Chapter 13 and chapter 7 are the two most common types of bankruptcy. If you know how they work, you have an adequate understanding of how bankruptcy can give you a way out.
Chapter 7 involves the bank selling your nonexempt assets to pay off your debt, but the sale depends on whether the assets are deemed worthy. The silver lining is that it lets you keep ownership of exempt property including your house, furniture, and retirement fund.
Chapter 13, known as debt adjustment, serves as a consolidation loan and usually allows the declarer to keep ownership of all the property, provided that they pay off the debt over a predetermined period. The repayment plan should be followed by the debtor to make the mortgage payments and get out of debt.
Bankruptcy is a much saner option as compared to burying your head in the sand and not doing anything about your financial situation. Bankruptcy rates were high during the recession period of 2008 and people who were unable to pay their bills and afford their expenses had to face judgment. Bankruptcy is a way out, and it’s the most sensible thing to do when you can no longer pay your bills and are buried in debt. It gives you a chance to start all over again.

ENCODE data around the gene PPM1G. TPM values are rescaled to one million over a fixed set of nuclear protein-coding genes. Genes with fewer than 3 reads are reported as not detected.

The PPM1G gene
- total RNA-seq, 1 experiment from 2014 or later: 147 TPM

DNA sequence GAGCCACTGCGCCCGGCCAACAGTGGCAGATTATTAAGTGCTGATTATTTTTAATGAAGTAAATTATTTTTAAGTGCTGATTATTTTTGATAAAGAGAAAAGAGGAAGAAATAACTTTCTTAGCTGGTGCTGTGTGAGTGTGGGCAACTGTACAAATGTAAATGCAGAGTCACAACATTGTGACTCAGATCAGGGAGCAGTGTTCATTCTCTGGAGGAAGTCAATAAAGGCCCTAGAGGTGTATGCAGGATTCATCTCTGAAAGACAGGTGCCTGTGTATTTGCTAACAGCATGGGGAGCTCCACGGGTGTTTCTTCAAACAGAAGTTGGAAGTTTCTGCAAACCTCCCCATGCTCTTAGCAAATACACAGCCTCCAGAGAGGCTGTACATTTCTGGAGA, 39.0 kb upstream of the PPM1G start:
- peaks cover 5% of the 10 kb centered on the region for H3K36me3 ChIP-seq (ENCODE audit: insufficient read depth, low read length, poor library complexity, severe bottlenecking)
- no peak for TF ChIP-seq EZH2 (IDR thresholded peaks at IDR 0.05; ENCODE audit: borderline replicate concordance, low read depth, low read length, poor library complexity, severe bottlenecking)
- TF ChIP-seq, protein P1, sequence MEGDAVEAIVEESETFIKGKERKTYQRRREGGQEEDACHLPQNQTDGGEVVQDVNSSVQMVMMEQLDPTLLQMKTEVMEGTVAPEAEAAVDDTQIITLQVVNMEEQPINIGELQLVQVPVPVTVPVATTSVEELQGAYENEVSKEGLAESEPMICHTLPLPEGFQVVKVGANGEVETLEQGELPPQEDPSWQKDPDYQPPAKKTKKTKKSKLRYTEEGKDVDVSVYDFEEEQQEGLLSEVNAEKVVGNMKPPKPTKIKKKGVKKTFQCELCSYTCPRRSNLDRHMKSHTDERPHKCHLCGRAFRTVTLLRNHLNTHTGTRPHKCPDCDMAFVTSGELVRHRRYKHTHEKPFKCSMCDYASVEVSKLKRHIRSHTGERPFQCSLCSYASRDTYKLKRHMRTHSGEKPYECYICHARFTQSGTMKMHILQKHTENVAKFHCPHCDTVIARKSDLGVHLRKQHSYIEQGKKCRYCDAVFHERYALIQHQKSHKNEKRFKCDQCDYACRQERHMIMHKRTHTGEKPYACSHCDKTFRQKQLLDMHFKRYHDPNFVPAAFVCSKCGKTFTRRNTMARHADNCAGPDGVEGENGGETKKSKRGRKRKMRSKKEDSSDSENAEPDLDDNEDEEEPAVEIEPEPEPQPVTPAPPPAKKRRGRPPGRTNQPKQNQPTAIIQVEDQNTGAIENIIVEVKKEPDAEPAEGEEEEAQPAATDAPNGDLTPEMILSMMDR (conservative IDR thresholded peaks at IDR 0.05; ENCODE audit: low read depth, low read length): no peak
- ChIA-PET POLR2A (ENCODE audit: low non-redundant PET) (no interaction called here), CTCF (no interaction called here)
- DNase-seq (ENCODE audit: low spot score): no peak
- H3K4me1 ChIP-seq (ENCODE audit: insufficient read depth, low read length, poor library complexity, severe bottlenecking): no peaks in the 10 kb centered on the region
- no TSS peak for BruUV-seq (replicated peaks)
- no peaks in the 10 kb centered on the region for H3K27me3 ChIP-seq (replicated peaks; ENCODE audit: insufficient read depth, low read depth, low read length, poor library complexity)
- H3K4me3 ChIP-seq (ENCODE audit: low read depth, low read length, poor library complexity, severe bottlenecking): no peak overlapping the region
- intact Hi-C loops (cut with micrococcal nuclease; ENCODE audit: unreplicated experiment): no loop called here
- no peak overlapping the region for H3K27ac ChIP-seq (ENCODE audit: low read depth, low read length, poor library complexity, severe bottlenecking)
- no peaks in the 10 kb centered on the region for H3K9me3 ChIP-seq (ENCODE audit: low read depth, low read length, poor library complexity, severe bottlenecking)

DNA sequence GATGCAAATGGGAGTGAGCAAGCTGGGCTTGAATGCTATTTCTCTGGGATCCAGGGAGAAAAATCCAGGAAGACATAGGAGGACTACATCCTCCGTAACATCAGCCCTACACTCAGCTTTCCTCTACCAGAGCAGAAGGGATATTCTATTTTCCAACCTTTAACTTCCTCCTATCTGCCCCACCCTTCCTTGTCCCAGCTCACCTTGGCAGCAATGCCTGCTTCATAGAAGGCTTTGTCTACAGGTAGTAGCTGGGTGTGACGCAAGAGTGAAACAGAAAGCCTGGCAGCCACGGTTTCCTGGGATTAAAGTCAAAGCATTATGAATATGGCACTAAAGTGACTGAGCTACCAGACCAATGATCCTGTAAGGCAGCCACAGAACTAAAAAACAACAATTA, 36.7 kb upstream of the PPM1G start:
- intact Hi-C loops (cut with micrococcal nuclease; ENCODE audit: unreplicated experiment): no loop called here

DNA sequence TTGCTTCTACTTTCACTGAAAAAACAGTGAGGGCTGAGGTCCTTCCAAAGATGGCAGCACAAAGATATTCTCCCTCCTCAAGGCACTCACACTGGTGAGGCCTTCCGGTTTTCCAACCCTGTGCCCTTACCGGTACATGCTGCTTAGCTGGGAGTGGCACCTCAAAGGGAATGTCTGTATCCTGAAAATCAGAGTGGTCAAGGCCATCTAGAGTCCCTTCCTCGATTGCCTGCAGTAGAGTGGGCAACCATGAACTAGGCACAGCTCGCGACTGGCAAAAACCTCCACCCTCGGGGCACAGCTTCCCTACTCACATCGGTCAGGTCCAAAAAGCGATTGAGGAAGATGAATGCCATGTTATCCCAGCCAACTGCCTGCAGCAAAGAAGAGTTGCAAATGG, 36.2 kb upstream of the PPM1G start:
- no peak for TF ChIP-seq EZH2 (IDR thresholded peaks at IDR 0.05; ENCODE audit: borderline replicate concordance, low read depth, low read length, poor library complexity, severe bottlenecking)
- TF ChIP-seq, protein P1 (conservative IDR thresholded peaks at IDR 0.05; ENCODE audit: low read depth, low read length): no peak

Declaring bankruptcy isn’t an absurd notion. It’s actually the logical thing to do, and there’s no shame in declaring it. Some people make it out to be a disgraceful act, which it simply isn’t. Toronto bankruptcy filings are going up, and while that’s not a good sign, it simply means that more people are inclining towards listening to the voice of reason and fixing their financial situation.
Many people feel shame and disgrace are involved in declaring bankruptcy. Often, they take it as an insult when someone suggests it’s the right thing to do, even if that someone is a financial advisor who knows that bankruptcy is the last resort and in most cases, it’s unavoidable.
The fact is that there isn’t a better alternative to bankruptcy. What step will you take if you’re buried in credit card and mortgage debt, car loans, and personal borrowings but can’t pay off any of these because you’re out of money and are simply not making enough?
In fact, the alternative to bankruptcy is much worse and even more disgraceful. Worst case scenario is that your creditors will keep suing you and win the legal authority to garnish your wages and strip you of most of your assets. At least, filing for bankruptcy gives you some control over your financial situation and saves you from the wrath of your creditors.
Bankruptcy is the legal route, and it’s the morally right step to take to tell the creditors that you won’t be able to pay them. Bankruptcy is like reaching for a life jacket when you’re going overboard.
To conclude, surviving in today’s dog-eat-dog world is tough and you shouldn’t be ashamed of doing so by declaring bankruptcy.